Still, it wasn't all bad in college football this weekend. After hearing everyone babble constantly for weeks and weeks about how great Notre Dame was going to be this season, how they were on their way to an undefeated season and clearly headed straight to the Fiesta Bowl, they were absolutely destroyed by Michigan on Saturday. Not just beaten, but slaughtered. Creamed. Wiped out. Laughed off the field. In South Bend, no less. I'm a long, long way from being a Michigan fan...but every time the Fightin' Irish lose, another angel gets its wings.

Things weren't a lot better on the pro side. The Broncos tried as hard as they could to lose to the Chiefs, just barely managing to squeak it out in overtime. I think it's kinda silly that so many fans are saying that Shanahan should play Cutler; still, Jake Plummer is sure stinking up the joint these days. Things probably won't get much better for the Broncos next week when they play on Sunday night in New England.

It's going to be a long, long season for football fans here in Colorado...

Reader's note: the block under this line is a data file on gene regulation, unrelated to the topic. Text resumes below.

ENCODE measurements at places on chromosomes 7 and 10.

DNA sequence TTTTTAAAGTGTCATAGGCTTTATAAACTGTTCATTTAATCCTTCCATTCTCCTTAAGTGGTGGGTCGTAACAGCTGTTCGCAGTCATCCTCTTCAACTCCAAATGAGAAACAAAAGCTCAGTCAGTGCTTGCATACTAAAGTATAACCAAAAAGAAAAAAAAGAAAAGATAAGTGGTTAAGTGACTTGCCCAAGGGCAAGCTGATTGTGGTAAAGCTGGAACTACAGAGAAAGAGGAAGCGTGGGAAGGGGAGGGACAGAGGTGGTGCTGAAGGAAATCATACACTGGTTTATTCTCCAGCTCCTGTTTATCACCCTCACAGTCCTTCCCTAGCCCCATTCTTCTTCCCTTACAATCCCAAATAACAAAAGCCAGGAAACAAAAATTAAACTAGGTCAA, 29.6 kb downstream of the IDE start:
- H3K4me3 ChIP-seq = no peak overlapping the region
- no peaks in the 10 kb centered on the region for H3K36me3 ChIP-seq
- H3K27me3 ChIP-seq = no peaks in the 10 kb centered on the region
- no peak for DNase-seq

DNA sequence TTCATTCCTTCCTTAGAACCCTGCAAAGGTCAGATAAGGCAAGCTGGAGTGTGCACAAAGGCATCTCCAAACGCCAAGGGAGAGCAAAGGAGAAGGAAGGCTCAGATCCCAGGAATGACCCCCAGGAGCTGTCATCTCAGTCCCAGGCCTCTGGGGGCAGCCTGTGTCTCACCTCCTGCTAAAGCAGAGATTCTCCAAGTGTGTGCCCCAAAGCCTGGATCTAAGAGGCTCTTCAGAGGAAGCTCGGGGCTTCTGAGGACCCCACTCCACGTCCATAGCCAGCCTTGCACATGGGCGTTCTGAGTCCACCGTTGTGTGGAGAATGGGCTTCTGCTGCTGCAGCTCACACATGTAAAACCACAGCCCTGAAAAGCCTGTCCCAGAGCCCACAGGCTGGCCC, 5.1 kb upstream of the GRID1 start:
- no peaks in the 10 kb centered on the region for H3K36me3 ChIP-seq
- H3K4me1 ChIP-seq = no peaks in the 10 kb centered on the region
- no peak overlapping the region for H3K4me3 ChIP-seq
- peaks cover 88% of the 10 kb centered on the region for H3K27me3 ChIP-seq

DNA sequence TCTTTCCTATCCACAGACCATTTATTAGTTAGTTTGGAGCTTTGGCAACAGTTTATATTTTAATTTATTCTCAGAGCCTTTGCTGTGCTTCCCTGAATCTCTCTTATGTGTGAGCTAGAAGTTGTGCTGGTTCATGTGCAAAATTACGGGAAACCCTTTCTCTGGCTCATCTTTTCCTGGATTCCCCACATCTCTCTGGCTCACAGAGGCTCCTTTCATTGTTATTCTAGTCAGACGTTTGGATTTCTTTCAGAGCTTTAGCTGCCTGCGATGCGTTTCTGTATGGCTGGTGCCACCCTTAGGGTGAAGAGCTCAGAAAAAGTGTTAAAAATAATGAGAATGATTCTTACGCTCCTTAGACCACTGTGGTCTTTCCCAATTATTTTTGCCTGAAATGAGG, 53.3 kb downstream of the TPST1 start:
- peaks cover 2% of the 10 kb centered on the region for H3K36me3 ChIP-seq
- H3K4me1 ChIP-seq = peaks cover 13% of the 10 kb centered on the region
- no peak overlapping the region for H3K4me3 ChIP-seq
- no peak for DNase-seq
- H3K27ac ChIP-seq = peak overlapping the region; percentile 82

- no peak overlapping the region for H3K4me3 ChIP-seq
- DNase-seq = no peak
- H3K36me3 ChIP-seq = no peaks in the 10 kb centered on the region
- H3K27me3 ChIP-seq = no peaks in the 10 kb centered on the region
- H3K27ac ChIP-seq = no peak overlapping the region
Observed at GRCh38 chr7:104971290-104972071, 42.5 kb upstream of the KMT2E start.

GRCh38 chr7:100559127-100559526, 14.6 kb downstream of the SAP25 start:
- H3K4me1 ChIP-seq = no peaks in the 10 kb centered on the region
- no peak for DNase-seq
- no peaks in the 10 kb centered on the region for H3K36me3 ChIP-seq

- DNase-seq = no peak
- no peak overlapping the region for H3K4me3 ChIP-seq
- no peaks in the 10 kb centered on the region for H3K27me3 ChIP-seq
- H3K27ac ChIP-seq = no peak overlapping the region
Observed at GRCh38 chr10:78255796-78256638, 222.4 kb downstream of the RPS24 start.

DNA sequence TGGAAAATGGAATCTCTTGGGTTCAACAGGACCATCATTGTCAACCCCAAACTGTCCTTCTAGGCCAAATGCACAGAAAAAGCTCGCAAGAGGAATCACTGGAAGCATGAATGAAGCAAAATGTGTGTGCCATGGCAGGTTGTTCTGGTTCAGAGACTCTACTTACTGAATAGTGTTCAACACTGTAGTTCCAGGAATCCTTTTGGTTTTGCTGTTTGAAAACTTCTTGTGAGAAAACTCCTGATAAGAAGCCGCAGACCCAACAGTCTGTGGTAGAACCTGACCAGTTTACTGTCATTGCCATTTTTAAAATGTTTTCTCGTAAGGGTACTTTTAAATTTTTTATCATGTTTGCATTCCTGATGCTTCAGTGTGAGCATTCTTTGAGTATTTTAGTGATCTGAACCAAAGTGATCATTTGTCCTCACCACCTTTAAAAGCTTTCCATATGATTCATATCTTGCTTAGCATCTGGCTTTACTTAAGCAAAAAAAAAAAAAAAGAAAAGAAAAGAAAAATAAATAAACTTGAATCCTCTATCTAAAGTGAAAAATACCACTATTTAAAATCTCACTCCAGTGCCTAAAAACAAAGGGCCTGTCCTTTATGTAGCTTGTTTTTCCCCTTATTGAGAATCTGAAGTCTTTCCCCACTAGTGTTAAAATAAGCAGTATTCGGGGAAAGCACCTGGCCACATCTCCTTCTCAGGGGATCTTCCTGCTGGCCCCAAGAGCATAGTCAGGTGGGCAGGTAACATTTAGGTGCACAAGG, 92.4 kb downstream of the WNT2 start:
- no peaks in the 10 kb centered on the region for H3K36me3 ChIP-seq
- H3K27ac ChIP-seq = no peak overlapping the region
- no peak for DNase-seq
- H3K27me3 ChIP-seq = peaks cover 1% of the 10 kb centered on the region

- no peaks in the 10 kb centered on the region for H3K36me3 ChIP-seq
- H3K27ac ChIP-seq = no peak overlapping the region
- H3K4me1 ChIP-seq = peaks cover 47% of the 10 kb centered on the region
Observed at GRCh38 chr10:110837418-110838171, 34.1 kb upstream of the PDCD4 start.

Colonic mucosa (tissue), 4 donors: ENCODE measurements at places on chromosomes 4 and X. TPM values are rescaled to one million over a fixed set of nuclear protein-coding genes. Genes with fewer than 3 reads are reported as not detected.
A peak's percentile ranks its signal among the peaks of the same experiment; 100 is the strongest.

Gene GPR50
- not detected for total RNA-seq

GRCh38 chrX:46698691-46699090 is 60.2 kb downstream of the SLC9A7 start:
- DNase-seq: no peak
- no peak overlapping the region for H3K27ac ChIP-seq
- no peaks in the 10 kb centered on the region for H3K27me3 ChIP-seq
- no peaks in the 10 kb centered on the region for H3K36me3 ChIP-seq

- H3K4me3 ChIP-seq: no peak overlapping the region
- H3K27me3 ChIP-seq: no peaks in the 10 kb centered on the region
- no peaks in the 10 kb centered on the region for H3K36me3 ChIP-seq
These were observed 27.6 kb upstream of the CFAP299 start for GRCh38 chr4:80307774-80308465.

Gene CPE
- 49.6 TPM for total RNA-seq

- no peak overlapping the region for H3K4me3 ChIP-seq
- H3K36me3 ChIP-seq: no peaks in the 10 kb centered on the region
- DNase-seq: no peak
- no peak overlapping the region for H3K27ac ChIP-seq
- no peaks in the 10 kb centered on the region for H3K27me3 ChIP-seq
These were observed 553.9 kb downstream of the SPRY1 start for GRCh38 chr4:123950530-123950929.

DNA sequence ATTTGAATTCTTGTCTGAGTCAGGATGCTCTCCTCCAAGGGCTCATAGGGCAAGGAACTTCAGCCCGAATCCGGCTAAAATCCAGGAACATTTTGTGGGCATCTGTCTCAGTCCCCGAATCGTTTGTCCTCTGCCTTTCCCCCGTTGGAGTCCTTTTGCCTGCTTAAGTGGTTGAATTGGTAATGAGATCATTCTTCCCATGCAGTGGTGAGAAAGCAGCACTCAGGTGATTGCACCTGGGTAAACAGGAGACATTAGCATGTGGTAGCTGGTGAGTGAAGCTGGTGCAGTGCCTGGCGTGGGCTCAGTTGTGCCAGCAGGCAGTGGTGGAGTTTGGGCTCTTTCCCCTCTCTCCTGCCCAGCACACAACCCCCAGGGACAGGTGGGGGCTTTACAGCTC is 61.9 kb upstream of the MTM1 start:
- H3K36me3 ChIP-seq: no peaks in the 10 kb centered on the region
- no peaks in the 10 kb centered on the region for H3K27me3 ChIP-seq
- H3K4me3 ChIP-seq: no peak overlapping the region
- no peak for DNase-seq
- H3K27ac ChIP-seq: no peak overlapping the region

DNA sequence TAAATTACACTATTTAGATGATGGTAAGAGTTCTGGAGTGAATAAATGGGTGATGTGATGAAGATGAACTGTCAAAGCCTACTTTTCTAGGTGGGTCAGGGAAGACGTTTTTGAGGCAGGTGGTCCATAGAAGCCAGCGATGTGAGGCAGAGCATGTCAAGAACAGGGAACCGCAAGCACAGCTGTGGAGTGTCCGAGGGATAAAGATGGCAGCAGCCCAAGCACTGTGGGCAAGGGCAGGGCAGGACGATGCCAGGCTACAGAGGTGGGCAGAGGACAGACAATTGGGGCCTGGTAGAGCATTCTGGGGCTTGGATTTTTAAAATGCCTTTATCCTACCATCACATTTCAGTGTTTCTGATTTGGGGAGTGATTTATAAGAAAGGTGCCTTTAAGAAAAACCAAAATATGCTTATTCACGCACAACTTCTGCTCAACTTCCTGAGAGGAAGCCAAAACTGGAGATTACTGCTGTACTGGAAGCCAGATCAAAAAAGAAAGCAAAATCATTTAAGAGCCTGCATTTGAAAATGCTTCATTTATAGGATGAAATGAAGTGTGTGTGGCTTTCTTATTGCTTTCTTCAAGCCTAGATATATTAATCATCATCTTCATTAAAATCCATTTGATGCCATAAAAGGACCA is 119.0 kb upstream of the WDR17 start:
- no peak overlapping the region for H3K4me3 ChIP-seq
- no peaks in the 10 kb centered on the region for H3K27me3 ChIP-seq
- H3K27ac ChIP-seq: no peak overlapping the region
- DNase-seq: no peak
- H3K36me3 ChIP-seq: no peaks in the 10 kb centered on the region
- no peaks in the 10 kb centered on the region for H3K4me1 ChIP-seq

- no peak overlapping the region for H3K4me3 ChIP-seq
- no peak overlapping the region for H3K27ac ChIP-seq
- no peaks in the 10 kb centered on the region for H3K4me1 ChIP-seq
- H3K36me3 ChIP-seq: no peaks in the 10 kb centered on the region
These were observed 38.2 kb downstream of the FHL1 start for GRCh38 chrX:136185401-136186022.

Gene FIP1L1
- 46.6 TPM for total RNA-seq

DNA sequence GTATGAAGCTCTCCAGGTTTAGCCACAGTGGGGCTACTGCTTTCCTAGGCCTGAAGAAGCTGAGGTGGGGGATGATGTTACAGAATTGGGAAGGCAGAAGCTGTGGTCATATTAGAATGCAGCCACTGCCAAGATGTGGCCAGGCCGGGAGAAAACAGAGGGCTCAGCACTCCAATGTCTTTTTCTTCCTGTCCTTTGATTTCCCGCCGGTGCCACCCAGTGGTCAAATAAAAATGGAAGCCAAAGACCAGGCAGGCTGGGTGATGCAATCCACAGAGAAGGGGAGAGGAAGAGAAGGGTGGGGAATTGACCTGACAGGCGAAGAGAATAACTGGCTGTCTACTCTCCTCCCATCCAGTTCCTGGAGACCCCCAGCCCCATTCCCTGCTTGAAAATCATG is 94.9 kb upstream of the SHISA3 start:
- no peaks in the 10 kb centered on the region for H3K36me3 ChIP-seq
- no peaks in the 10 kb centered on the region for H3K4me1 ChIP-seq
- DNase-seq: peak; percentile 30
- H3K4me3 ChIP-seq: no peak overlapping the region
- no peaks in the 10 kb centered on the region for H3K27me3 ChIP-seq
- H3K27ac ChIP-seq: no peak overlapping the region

Nothing Up My Sleeve

The list of my qualities that classify me as a nerd is, as I'm sure you are by now aware, as long as your arm. Or my arm. Or someone's arm, anyway. One of the entries on that list that you may not be aware of is my interest in/minor obsession with magic. There was a magic shop tucked away in a corner of the local shopping mall, and when we went to the mall, I would always go watch the proprietor demonstrating his wares. It wasn't long before I went from spectator to buyer. At first I didn't really have the patience for the stuff that required a lot of sleight-of-hand, so I mostly stuck with the more idiot-proof self-working kind of stuff. Before long, I was checking out magic books from the library and spending hours practicing all manner of sleights, forces, flourishes and so on. I didn't generally perform my tricks for anyone except my family, who generally at least feigned the proper amazement. I did put on a little show for my 7th grade class when we were doing demonstration speeches, and that went pretty well, but I didn't do children's parties or anything. I practically lived for the (at the time) annual David Copperfield TV specials. I begged and pleaded to get my Mom to take me to see him when he performed live in Boulder - and Copperfield's version of the old magician's stand-by, the saw-a-lady-in-half trick, remains one of the coolest, most amazing things I've ever seen.